Stonehenge and Ancient Astronomy. Stonehenge and Avebury World Heritage Site
Stonehenge Full Moon Guided Walking Tours.  Explore the landscape with a local historian and astronomer.

The Stonehenge News Blog
Follow us on Twitter and Facebook for daily Stonehenge sunset / sunrise / moonrise / moonset times.

 

 

 

 





Druid Leader King Arthur Uther Pendragon, Head of the Loyal Arthurian Warband.

10 12 2016

King Arthur Uther Pendragon is the Chosen Chief and titular Head of the Loyal Arthurian Warband, a highly political modern Druid order that campaigns on a variety of issues primarily to do with Stonehenge.

8012908913_1b46a670da_z

These issues include protesting against the inclusion of human remains in English Heritage’s visitor centre exhibition, championing the right of celebrants to freely attend Solstices and Equinoxes at Stonehenge without having to “pay to pray” and calling for the return of the cremated remains that have been excavated from the Aubrey Holes and removed from the site by archaeologists.

He’s also got a long history as an eco-warrior and civil rights activist, protesting against road developments (notably the Newbury Bypass and Twyford Down) and of standing as an independent Parliamentary candidate for the Salisbury constituency.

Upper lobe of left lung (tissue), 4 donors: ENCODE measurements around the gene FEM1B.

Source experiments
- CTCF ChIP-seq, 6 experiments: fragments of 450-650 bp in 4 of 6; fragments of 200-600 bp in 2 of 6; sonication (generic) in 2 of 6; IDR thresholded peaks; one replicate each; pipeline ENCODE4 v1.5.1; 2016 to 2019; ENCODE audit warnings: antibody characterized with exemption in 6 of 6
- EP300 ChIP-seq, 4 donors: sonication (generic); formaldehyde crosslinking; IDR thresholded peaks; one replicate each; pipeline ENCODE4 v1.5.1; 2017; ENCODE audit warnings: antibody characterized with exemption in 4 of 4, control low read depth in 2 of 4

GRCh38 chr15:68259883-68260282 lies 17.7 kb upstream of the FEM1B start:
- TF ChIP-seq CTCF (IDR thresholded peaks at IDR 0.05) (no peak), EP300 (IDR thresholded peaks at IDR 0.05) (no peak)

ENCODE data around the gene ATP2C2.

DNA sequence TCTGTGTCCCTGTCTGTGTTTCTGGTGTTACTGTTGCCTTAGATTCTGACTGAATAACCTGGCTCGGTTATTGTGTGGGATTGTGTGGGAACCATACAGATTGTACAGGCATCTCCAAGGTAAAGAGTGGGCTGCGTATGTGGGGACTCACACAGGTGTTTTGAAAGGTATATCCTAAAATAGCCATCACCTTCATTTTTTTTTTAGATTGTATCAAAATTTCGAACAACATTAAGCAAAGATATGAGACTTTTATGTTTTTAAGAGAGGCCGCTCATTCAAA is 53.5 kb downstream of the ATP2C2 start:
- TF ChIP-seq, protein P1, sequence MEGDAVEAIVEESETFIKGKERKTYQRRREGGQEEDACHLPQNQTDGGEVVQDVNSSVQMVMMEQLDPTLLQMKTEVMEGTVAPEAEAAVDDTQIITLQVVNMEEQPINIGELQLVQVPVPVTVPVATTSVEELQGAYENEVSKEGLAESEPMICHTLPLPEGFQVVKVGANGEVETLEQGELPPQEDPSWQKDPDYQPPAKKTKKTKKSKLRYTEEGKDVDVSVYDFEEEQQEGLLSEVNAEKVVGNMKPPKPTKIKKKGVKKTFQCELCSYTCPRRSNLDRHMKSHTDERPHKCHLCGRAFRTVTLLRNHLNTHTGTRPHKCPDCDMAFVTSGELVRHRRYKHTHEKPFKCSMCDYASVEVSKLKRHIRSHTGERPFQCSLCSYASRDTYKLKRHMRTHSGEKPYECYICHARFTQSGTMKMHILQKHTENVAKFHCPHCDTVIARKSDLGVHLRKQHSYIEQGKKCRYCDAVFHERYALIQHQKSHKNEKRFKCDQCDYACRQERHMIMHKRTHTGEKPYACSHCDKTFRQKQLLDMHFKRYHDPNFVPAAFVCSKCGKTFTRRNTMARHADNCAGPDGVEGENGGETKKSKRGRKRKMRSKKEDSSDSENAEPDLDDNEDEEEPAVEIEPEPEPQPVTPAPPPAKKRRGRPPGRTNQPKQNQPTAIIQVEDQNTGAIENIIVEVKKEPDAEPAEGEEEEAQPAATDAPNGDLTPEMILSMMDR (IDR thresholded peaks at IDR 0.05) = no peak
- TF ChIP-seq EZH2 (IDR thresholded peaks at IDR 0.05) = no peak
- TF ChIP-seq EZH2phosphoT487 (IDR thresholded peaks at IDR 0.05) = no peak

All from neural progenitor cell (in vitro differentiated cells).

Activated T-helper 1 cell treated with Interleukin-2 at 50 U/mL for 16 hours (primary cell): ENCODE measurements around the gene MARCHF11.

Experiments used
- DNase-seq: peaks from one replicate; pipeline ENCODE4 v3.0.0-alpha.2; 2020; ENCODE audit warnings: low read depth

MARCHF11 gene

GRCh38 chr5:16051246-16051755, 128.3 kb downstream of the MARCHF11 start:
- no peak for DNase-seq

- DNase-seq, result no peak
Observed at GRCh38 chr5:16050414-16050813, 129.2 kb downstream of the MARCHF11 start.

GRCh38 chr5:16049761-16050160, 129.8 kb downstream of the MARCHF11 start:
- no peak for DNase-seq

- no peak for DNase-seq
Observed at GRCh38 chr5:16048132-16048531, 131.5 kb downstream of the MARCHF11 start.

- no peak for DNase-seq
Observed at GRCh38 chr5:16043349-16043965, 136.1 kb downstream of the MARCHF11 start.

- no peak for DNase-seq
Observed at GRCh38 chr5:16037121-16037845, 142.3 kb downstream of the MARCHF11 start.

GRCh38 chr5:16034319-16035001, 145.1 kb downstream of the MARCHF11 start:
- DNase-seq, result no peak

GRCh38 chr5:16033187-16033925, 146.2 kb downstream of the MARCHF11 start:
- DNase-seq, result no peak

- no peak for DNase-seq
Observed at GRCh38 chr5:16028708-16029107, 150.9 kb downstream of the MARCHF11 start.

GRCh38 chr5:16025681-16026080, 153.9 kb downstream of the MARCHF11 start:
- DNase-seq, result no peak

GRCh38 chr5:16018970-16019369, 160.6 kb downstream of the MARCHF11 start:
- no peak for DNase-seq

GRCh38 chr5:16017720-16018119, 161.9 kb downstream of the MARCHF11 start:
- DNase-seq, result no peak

When the media are looking for a soundbite from the rapidly growing pagan community in the UK, they invariably call Arthur and as a result the perception of many of the public is that he is the King of all the Druids. This tends to annoy some other people in the pagan and Druid community who resent the implication that Arthur speaks for all of them. Arthur, however, doesn’t claim this for himself.

What Arthur does believe is that he’s the modern reincarnation of the archetypal King Arthur of legend – returned to do battle for Truth, Honour and Justice in Britain’s hour of need.

arthur-closeupIn 1986 he changed his name from John Rothwell (ex biker and ex Army serviceman) by deed poll and he is unique in that his passport – in the name of Arthur Uther Pendragon – shows him wearing his crown.

The sword that he carries – Excalibur, naturally – is one of the originals made for the film of the same name. Its previous owner initially refused to part with it, on the basis that he’d only sell if the real King Arthur showed up to claim it. Arthur promptly presented his passport, much to the surprise of the owner!